Puerto Rican officials have been unable to communicate with more than half the towns in the U.S. territory as they rush to evacuate tens of thousands of people downstream of a failing dam, and as the massive scale of the disaster wrought by Hurricane Maria starts to become clear.
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Authorities launched an evacuation of the area downstream from the Guajataca Dam in northwest Puerto Rico, where 70,000 people live, sending buses to move people away Friday and posting frantic warnings on Twitter that went unseen by many in the blacked-out coastal area.
"This is an EXTREMELY DANGEROUS SITUATION," the U.S. National Weather Service wrote. "All the areas around the Guajataca River must evacuate NOW. Your lives are in DANGER."
The 316-metre dam, which was built around 1928, holds back a human-made lake covering about five square kilometres. Nearly 40 centimetres of rain fell on the surrounding mountains after the Category 4 Hurricane Maria left the island Wednesday afternoon, swelling the reservoir behind the nearly 90-year-old dam.
An engineer inspecting the dam reported a "contained breach" that officials quickly realized was a crack that could be the first sign of total failure of the dam, U.S. National Weather Service meteorologist Anthony Reynes said.
'Really, really dire'
"There's no clue as to how long or how this can evolve. That is why the authorities are moving so fast because they also have the challenges of all the debris. It is a really, really dire situation," Reynes said.
Government spokesman Carlos Bermudez said that officials could not reach 40 of the 78 municipalities on the island more than two days after the hurricane crossed the territory, toppling power lines and cellphone towers and sending floodwaters cascading through city streets.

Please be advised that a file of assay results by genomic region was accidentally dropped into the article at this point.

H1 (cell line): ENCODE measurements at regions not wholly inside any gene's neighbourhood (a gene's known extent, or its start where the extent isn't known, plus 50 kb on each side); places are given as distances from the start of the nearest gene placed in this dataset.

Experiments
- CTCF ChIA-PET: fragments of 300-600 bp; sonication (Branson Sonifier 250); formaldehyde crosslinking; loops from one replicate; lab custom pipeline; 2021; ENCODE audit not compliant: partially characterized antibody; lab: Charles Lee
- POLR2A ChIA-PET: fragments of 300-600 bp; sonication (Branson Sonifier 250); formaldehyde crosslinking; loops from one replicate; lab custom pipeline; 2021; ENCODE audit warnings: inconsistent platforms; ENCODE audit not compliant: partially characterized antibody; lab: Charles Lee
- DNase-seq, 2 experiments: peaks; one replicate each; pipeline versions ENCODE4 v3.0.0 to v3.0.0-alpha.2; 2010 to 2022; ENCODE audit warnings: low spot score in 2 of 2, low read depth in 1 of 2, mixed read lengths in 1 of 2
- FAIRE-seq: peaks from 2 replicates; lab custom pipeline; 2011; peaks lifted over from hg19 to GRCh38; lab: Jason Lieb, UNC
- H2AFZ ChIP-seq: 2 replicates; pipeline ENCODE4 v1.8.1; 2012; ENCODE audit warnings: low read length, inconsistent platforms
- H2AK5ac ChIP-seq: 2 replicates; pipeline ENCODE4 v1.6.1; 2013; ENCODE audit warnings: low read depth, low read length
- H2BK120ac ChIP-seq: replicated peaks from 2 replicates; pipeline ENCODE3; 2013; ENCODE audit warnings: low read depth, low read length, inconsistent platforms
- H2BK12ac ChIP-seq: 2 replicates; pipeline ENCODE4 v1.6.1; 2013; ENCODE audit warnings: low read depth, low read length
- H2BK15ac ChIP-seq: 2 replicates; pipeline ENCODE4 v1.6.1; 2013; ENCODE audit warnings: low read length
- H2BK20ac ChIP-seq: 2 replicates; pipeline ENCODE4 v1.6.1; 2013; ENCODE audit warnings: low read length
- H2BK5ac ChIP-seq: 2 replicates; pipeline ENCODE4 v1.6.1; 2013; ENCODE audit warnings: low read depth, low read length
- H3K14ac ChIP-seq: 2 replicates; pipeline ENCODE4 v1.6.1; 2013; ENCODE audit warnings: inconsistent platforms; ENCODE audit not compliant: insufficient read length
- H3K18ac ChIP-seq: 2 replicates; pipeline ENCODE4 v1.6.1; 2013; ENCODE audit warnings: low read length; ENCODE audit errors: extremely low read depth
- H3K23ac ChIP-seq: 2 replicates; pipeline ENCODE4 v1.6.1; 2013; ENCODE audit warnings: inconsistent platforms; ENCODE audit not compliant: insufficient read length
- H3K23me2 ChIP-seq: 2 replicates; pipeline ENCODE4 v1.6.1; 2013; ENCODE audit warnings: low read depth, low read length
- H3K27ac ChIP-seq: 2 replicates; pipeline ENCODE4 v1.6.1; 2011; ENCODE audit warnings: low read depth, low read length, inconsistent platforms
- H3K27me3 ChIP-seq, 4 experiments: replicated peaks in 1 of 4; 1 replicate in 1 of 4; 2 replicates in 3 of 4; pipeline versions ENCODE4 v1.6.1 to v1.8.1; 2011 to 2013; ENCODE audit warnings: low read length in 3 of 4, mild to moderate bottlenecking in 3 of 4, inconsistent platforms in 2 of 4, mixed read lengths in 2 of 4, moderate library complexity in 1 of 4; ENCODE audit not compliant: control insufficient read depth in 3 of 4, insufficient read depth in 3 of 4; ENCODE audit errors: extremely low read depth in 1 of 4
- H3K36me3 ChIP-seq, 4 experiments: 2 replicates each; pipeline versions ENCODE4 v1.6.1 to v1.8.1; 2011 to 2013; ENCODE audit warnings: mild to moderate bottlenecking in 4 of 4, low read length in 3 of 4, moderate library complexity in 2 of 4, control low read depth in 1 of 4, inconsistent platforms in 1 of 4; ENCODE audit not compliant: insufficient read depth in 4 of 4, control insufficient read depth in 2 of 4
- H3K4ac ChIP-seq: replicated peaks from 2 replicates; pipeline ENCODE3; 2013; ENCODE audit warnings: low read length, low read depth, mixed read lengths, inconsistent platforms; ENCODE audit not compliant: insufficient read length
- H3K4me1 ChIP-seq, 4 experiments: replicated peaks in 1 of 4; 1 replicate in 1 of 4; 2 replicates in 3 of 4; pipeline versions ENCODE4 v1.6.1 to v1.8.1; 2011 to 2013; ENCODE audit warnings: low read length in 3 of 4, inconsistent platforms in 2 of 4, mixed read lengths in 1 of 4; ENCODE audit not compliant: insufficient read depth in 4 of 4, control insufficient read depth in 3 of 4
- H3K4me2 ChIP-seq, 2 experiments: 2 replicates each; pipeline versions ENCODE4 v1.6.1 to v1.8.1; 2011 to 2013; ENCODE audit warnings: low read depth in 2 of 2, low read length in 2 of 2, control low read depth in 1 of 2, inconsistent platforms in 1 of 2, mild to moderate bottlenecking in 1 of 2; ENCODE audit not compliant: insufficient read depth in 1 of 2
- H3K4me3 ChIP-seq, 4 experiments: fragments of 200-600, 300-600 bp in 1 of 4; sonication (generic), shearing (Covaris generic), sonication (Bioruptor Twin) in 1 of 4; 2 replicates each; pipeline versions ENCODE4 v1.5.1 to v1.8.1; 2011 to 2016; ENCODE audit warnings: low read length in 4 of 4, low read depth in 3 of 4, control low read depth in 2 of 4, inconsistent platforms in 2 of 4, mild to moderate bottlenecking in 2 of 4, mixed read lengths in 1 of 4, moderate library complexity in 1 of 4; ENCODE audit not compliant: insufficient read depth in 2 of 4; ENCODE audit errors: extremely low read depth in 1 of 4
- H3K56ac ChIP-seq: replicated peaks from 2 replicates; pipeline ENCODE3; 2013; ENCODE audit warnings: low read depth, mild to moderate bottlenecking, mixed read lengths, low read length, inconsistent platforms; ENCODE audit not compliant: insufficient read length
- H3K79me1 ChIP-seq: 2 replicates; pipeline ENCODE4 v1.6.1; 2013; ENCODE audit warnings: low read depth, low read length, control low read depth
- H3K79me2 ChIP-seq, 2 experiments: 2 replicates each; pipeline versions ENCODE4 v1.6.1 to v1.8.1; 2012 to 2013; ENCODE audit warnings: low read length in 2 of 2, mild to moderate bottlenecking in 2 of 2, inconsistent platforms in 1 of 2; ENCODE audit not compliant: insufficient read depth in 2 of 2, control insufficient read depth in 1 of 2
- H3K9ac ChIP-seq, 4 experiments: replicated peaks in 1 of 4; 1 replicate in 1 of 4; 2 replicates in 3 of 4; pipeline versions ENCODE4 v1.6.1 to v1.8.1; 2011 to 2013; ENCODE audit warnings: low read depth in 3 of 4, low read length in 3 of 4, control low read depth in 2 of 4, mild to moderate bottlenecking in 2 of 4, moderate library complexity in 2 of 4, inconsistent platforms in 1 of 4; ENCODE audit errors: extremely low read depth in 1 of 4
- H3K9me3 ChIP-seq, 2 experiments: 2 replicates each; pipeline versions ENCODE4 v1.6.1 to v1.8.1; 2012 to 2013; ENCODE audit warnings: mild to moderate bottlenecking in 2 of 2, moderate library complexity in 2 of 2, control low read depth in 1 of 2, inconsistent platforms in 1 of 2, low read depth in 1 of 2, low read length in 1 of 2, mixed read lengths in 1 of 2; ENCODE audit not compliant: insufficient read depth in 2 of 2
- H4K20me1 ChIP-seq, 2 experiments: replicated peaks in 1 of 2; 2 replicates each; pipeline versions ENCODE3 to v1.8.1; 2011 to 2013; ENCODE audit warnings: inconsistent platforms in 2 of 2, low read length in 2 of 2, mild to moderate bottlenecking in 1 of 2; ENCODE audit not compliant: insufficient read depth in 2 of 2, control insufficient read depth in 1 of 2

Officials said 1,360 of the island's 1,600 cellphone towers had been downed, and 85 per cent of above-ground and underground phone and internet cables were knocked out. With roads blocked and phones dead, officials said, the situation may be worse than they know.
"We haven't seen the extent of the damage," Gov. Ricardo Rossello told reporters in the capital. Rossello couldn't say when power might be restored.
Maj. Gen. Derek P. Rydholm, deputy to the chief of the U.S. Air Force Reserve, said at the Pentagon that it was impossible to say when communication and power would be restored. He said mobile communications systems are being flown in.
But Rydholm acknowledged "it's going to take a while" before people in Puerto Rico will be able to communicate with their families outside the island. Until Friday, he said, "there was no real understanding at all of the gravity of the situation."
Electricity grid already suffering
The island's electric grid was in sorry shape long before Maria struck. The territory's $73-billion debt crisis has left agencies like the state power company broke. It abandoned most basic maintenance in recent years, leaving the island subject to regular blackouts.
"Some transmission structures collapsed," Rossello said, adding that there was no severe damage to electric plants.
He said he was distributing 250 satellite phones from FEMA to mayors across the island to re-establish contact.
The death toll from Maria stood at six, but was likely to rise.
At least 27 lives in all have been lost around the Caribbean, including at least 15 on hard-hit Dominica. Haiti reported three deaths; Guadeloupe, two; and the Dominican Republic, one.
WestJet scheduled a flight Sunday to evacuate Canadians out of Dominica, the Canadian government announced Saturday.
Canadians in #Dominica: Bring valid Canadian travel documents. email@example.com 3/3— @TravelGoC
Across Puerto Rico, more than 15,000 people are in shelters, including some 2,000 rescued from the north coastal town of Toa Baja.
Some of the island's 3.4 million people planned to head to the U.S. to temporarily escape the devastation. At least in the short term, though, the soggy misery will continue: Additional rain — up to 15 centimetres — was expected through Saturday night.